112 W. Va. L. Rev. 307 (2009-2010)
Different Shades of Bias: Skin Tone, Implicit Racial Bias, and Judgments of Ambiguous Evidence

handle is hein.journals/wvb112 and id is 307 raw text is: DIFFERENT SHADES OF BIAS:
SKIN TONE, IMPLICIT RACIAL BIAS, AND
JUDGMENTS OF AMBIGUOUS EVIDENCE
Justin D. Levinson* & Danielle Young~
I.      IN TROD UCTION   .................................................................................... 308
II.     SCHOLARSHIP ON IMPLICIT BIAS AND RACE IN LEGAL DECISION-
M A K IN G   ............................................................................................... 3 1 1
A .     Legal Scholarship  ................................................................... 3 11
1.      Non-Empirical Work on Implicit Bias in Society ..... 312
2.      Non-Empirical Work on Implicit Bias in the Legal
S y stem   ................................................................................... 3 15
3.      Empirical Legal Scholarship   ..................................... 319
B.      Mock-Jury Research on Racial Bias ...................................... 323
III.    ACTIVATING POWERFUL RACIAL STEREOTYPES ................................. 326
A.      Racial Stereotypes are Primed Easily .................................... 327
B.      Primed Racial Stereotypes Affect Decision-Making ............... 329
IV.     TESTING FOR BIAS -     THE EMPIRICAL STUDY .................................... 331
A .     M  ethods  .................................................................................. 33 1
B.      Limitations of Study and Future Directions ........................... 334
C.      Demographics of Study Participants ...................................... 335
D.      Results     Skin Tone and Racially Biased Judgments ............ 336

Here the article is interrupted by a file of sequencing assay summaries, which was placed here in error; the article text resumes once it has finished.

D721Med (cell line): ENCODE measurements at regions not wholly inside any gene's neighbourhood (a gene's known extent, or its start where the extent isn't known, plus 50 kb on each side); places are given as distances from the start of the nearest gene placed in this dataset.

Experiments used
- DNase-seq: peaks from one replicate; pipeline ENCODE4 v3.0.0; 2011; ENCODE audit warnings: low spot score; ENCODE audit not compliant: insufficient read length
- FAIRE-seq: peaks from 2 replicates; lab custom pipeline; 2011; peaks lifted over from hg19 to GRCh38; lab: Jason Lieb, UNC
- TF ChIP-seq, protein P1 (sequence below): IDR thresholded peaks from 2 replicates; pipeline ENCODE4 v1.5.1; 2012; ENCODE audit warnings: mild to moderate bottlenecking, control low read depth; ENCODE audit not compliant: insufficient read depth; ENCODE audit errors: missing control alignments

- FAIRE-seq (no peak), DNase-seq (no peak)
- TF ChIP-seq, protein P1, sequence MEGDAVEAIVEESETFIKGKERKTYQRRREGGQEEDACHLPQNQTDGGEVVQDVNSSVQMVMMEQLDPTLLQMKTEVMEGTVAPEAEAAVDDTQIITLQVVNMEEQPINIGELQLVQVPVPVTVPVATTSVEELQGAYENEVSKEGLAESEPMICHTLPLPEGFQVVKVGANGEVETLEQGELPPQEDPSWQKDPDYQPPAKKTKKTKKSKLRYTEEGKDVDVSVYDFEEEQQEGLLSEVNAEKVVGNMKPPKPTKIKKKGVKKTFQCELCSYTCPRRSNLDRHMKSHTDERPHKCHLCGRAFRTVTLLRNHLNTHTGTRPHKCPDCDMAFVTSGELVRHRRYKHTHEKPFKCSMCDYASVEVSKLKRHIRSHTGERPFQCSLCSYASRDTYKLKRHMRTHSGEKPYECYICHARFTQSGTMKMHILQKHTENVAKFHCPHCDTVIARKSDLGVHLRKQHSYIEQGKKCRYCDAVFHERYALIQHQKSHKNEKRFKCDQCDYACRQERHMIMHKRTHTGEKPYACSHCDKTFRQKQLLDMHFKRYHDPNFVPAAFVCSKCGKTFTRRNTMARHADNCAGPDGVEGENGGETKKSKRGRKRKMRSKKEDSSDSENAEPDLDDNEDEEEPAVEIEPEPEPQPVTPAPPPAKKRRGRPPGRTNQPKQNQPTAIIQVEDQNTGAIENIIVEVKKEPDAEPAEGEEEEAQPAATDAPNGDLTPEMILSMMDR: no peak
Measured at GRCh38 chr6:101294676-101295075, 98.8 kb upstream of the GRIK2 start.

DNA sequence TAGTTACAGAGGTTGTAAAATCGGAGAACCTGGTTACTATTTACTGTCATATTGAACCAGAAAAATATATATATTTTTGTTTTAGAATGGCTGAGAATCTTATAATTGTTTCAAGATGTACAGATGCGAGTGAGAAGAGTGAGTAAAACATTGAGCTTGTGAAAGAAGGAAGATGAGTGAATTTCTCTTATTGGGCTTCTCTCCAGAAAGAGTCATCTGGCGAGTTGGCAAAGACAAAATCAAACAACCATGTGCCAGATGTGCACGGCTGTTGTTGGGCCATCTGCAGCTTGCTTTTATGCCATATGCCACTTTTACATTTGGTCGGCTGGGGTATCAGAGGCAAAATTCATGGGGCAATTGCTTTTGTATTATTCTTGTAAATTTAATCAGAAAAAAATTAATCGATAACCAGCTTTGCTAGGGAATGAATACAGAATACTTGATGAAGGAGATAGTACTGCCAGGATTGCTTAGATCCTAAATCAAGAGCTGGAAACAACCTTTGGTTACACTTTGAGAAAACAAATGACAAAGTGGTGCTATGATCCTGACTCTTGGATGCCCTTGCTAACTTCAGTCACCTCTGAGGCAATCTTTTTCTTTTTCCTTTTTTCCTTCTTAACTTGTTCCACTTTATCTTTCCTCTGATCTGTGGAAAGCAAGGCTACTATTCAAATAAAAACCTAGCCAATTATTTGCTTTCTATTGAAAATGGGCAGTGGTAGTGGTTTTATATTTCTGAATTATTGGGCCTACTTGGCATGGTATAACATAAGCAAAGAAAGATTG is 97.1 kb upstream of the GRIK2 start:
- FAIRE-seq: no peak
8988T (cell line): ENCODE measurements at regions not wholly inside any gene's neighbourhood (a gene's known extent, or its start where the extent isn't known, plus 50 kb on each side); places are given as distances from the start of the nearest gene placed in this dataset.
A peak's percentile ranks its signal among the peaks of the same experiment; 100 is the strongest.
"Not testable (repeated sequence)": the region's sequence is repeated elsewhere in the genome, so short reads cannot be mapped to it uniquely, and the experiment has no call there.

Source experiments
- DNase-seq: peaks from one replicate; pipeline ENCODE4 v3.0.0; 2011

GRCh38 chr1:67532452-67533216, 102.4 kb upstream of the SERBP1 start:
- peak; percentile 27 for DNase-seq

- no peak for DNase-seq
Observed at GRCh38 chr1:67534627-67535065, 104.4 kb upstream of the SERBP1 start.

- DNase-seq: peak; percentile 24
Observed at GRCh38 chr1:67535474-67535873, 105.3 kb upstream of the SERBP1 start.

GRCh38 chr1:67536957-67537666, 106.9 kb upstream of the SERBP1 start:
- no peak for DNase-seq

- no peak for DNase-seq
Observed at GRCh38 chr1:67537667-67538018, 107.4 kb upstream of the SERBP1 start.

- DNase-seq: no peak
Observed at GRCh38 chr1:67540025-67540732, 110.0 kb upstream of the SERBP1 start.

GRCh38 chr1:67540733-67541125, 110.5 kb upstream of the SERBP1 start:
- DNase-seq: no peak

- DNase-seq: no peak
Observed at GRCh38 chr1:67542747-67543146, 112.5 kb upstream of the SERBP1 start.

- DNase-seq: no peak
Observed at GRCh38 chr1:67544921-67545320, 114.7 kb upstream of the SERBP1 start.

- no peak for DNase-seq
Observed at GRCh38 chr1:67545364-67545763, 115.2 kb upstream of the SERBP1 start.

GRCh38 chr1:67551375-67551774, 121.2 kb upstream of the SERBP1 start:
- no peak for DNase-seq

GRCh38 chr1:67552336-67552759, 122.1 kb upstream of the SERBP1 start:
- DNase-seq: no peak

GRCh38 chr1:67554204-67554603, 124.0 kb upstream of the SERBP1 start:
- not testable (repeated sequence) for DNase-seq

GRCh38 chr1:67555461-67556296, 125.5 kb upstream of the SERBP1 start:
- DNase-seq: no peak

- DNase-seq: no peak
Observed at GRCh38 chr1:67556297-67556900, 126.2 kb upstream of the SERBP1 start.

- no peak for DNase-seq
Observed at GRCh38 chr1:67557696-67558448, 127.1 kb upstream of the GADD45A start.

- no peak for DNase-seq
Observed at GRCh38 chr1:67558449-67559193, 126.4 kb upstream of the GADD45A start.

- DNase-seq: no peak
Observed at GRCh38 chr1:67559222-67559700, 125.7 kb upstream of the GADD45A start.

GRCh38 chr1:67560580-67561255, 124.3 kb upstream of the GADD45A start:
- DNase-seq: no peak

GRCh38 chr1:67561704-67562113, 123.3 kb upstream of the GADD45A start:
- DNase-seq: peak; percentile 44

1.      Skin    Tone    Affects   Judgments     of   Ambiguous
E v iden ce  ................................................................................. 33 7
2.      Skin Tone Affects Judgments of How Guilty Is the
D efendant  ........................................... .................................. 337
3.      Evidence Judgments Predict Guilty Verdicts ............ 337
4.      Evidence    Judgments    Unrelated   to  Explicit Racial
Preferences  ............................................................................. 33 8
5.      Stimuli Recall, Priming, and IAT Results ................. 338
E.      Summary of Results and Implications .................................... 338
Copyright  2010 by Justin D. Levinson and Danielle Young
Associate Professor of Law and Director, Culture and Jury Project, William S. Richardson
School of Law, University of Hawai'i at Manoa. The authors would like to thank Susan Serrano.
Kapua Sproat, Galit Levinson, and Dina Shek for their input on previous drafts. Sara Ayabe
contributed outstanding research assistance. Dean Aviam Soifer provided generous summer re-
search support to the first author. The authors would also like to thank Dr. Huajian Cai for adapt-
ing the empirical study for computerized testing.
Department of Psychology. University of Hawai'i at Manoa.

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